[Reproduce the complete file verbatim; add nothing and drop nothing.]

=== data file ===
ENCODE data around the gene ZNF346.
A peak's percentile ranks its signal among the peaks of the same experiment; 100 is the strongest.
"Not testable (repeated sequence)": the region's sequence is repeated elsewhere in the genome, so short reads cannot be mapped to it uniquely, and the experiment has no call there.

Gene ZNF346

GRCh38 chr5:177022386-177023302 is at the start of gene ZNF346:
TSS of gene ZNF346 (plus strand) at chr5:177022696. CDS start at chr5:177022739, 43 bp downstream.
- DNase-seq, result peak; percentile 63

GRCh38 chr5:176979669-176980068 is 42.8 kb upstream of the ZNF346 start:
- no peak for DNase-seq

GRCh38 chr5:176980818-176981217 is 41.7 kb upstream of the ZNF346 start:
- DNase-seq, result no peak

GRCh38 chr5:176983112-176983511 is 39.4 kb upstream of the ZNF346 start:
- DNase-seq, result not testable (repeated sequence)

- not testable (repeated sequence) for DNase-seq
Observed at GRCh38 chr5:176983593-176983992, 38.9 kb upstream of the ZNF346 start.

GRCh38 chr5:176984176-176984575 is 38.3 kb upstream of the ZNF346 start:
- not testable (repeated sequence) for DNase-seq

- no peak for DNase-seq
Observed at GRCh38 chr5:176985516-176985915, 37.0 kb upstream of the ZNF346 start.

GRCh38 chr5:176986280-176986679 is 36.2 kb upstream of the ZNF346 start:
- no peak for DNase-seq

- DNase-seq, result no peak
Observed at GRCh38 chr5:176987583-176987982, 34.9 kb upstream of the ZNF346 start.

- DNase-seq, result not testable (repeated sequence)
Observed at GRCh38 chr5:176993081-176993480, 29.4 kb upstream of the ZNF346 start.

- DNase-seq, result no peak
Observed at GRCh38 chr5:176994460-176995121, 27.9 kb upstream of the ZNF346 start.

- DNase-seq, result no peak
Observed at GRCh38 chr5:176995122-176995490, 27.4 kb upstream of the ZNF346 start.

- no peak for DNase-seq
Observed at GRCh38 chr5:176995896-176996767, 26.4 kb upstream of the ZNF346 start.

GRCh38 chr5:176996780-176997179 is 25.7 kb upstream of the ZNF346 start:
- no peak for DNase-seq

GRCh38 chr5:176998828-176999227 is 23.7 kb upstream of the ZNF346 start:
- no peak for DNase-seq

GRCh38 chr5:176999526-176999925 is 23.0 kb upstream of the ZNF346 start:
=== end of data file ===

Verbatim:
ENCODE data around the gene ZNF346.
A peak's percentile ranks its signal among the peaks of the same experiment; 100 is the strongest.
"Not testable (repeated sequence)": the region's sequence is repeated elsewhere in the genome, so short reads cannot be mapped to it uniquely, and the experiment has no call there.

Gene ZNF346

GRCh38 chr5:177022386-177023302 is at the start of gene ZNF346:
TSS of gene ZNF346 (plus strand) at chr5:177022696. CDS start at chr5:177022739, 43 bp downstream.
- DNase-seq, result peak; percentile 63

GRCh38 chr5:176979669-176980068 is 42.8 kb upstream of the ZNF346 start:
- no peak for DNase-seq

GRCh38 chr5:176980818-176981217 is 41.7 kb upstream of the ZNF346 start:
- DNase-seq, result no peak

GRCh38 chr5:176983112-176983511 is 39.4 kb upstream of the ZNF346 start:
- DNase-seq, result not testable (repeated sequence)

- not testable (repeated sequence) for DNase-seq
Observed at GRCh38 chr5:176983593-176983992, 38.9 kb upstream of the ZNF346 start.

GRCh38 chr5:176984176-176984575 is 38.3 kb upstream of the ZNF346 start:
- not testable (repeated sequence) for DNase-seq

- no peak for DNase-seq
Observed at GRCh38 chr5:176985516-176985915, 37.0 kb upstream of the ZNF346 start.

GRCh38 chr5:176986280-176986679 is 36.2 kb upstream of the ZNF346 start:
- no peak for DNase-seq

- DNase-seq, result no peak
Observed at GRCh38 chr5:176987583-176987982, 34.9 kb upstream of the ZNF346 start.

- DNase-seq, result not testable (repeated sequence)
Observed at GRCh38 chr5:176993081-176993480, 29.4 kb upstream of the ZNF346 start.

- DNase-seq, result no peak
Observed at GRCh38 chr5:176994460-176995121, 27.9 kb upstream of the ZNF346 start.

- DNase-seq, result no peak
Observed at GRCh38 chr5:176995122-176995490, 27.4 kb upstream of the ZNF346 start.

- no peak for DNase-seq
Observed at GRCh38 chr5:176995896-176996767, 26.4 kb upstream of the ZNF346 start.

GRCh38 chr5:176996780-176997179 is 25.7 kb upstream of the ZNF346 start:
- no peak for DNase-seq

GRCh38 chr5:176998828-176999227 is 23.7 kb upstream of the ZNF346 start:
- no peak for DNase-seq

GRCh38 chr5:176999526-176999925 is 23.0 kb upstream of the ZNF346 start: